Miracles, myths and legends: a brief history of the apostle and Scottish patron St Andrew
Words: Mark Riddaway
If you’re going to have a patron saint, you might as well pick a good one. Ireland and Wales went for local heroes, which is fair enough, while England was swayed by dubious stories of dragon-slaying. Scotland, though, decided to go big. In the pantheon of saints, St Andrew sits pretty close to the pinnacle: top five at least.
A fisherman born and raised in the Palestinian port of Bethsaida, Andrew was introduced to Jesus through John the Baptist, and was the first of the apostles to recognise him as the Messiah. It was Andrew who brought the biggest saint of them all, his own brother Peter, into the fold. He was there for the loaves and fishes; he was one of the diners at the Last Supper.
With St George, it’s not entirely clear why he deserved to be a saint; with St Andrew there are no such doubts. Catholic tradition suggests that after the death of Christ, Andrew travelled around Greece, Asia Minor and the Black Sea. If the apocryphal Acts of Andrew, probably written in the 2nd century, are to be believed, he spent much of that time impressing the locals with his miracles: raising the dead, curing the sick, casting out demons and—when forced by a villainous proconsul to battle a coterie of wild beasts—seeing off a wild boar, a bull and a “fierce leopard” by the sheer force of his righteousness.
One of the best stories, contained within a separate text known as Acts of Andrew and Matthias and popularised in an Old English poem, finds him arriving on an island inhabited by flesh-hungry cannibals and undergoing an adventure with more gore than a 1970s schlock horror. Andrew’s own death was pretty horrific: crucified in Patras, a city in the Peloponnese, after converting the wife of local bigwig Egeas to Christianity and rather rashly encouraging her to leave her husband.
Legend has it (although the source is unclear), that he chose to be crucified on an x-shaped cross so as not to invite comparison with Jesus. The Acts of Andrew states that he carried on preaching for a full three days before dying, which is a quite an effort whatever the shape of the cross. So how did St Andrew come to be associated with Scotland?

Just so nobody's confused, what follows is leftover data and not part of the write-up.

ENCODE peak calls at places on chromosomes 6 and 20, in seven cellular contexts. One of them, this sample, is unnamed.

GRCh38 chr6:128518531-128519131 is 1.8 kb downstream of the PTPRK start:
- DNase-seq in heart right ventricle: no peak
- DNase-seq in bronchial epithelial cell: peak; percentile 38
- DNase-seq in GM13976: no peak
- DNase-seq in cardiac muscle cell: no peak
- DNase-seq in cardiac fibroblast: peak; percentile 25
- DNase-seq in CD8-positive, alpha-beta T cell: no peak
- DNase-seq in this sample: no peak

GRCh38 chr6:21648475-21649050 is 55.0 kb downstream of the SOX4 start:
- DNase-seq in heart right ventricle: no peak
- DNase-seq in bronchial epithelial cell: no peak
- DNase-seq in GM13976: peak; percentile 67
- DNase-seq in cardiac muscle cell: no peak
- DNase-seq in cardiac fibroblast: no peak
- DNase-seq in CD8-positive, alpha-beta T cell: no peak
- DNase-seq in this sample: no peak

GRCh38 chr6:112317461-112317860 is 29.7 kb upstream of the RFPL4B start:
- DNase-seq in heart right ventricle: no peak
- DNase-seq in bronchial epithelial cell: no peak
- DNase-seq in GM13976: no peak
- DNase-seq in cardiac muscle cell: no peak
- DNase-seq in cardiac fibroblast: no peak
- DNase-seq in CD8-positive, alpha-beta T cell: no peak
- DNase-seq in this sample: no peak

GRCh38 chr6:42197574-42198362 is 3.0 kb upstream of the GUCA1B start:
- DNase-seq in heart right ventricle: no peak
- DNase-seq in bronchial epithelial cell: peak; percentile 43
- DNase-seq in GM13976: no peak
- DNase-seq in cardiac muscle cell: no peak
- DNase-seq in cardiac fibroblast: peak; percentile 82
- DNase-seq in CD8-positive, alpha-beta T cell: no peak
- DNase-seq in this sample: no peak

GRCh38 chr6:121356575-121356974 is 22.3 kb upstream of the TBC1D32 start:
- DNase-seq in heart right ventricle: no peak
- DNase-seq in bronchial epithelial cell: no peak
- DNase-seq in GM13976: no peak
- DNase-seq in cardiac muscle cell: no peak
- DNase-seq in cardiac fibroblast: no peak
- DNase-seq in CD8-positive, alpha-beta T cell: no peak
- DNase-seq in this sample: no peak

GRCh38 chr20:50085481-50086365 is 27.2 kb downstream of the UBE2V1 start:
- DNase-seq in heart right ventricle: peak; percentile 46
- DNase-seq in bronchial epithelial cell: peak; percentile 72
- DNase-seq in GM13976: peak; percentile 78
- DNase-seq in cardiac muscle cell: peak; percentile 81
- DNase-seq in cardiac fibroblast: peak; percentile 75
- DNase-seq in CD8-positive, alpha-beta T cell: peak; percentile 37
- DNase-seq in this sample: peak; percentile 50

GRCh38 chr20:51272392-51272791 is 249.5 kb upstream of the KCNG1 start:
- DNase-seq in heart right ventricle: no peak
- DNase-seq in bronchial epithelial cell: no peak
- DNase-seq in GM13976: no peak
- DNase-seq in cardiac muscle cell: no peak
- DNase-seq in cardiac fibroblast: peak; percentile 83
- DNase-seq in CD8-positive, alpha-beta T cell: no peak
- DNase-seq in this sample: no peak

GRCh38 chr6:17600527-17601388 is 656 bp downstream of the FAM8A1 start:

The most seductive, and almost certainly least true, story involves a 4th century Greek monk, known at St Regulus or St Rule, smuggling some of the saint’s bones out of his shrine in Patras after being ordered to do so by a visiting angel. After wandering through Europe, he somehow ended up on the east coast of Scotland, at a place called Muckross, where he established a church, the location of which later became known as St Andrews.
Scotland’s sole bishopric
A more plausible theory suggests that the much-venerated relics at St Andrews were brought to the region by Acca, the 8th century bishop of Hexham, who had picked them up in Rome. By around 908, the shrine at St Andrews was such a draw that Scotland’s sole bishopric was relocated there.
During the 11th century reign of Malcolm Canmore and the exceptionally devout Queen Margaret, the cult of St Andrew grew to be a national phenomenon, inspiring pilgrimages from far and wide—the landing sites on both banks of the Forth river from which pilgrims made their way to St Andrews are still known as North and South Queensferry.
In Scotland’s long and bitter struggle with the Auld Enemy south of the border, St Andrew became a potent symbol of national identity. In 832, a mystical cross of St Andrew is said to have appeared in the sky during a battle between the forces of King Angus and an army of Northumbrian invaders, inspiring the home team to victory: hence the use of a white saltire on a blue background as the national flag (its adoption was formalised in law in 1385).
Robert the Bruce and William Wallace both tapped into the iconography of St Andrew to fuel their rebellions, while the Declaration of Arbroath, written in 1320 as a statement of Scotland’s right to independence from England, stated that Jesus chose St Andrew to bring the Scots into the faith and “desired him to keep them under his protection as their patron for ever”.
It’s a long way from the coast of Palestine to the Firth of Forth, but St Andrew somehow ended up as thoroughly Scottish as tatties and neeps and single malt. He has remained that way ever since.